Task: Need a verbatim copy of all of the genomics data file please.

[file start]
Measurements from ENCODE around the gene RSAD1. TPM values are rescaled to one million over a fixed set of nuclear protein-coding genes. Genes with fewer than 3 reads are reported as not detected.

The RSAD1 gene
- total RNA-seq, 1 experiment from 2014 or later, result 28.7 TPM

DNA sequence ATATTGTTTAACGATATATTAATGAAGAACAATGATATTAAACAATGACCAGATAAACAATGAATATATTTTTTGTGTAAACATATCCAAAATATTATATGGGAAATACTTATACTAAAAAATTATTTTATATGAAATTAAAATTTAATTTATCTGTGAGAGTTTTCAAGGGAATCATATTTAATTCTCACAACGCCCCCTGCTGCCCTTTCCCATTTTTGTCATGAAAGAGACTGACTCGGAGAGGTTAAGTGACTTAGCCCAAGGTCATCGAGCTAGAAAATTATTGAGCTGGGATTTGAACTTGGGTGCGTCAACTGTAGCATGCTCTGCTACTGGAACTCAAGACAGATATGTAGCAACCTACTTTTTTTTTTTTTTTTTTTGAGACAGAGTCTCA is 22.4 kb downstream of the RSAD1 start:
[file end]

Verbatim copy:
Measurements from ENCODE around the gene RSAD1. TPM values are rescaled to one million over a fixed set of nuclear protein-coding genes. Genes with fewer than 3 reads are reported as not detected.

The RSAD1 gene
- total RNA-seq, 1 experiment from 2014 or later, result 28.7 TPM

DNA sequence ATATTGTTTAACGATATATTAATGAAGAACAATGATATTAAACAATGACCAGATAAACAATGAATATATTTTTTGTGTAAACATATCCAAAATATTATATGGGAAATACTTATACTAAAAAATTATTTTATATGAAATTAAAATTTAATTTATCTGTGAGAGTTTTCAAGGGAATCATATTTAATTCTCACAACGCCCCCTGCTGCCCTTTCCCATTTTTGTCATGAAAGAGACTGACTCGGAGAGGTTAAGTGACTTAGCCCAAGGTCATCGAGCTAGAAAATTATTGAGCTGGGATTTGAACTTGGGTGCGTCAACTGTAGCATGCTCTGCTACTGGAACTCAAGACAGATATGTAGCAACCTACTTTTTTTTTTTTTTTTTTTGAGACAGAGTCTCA is 22.4 kb downstream of the RSAD1 start: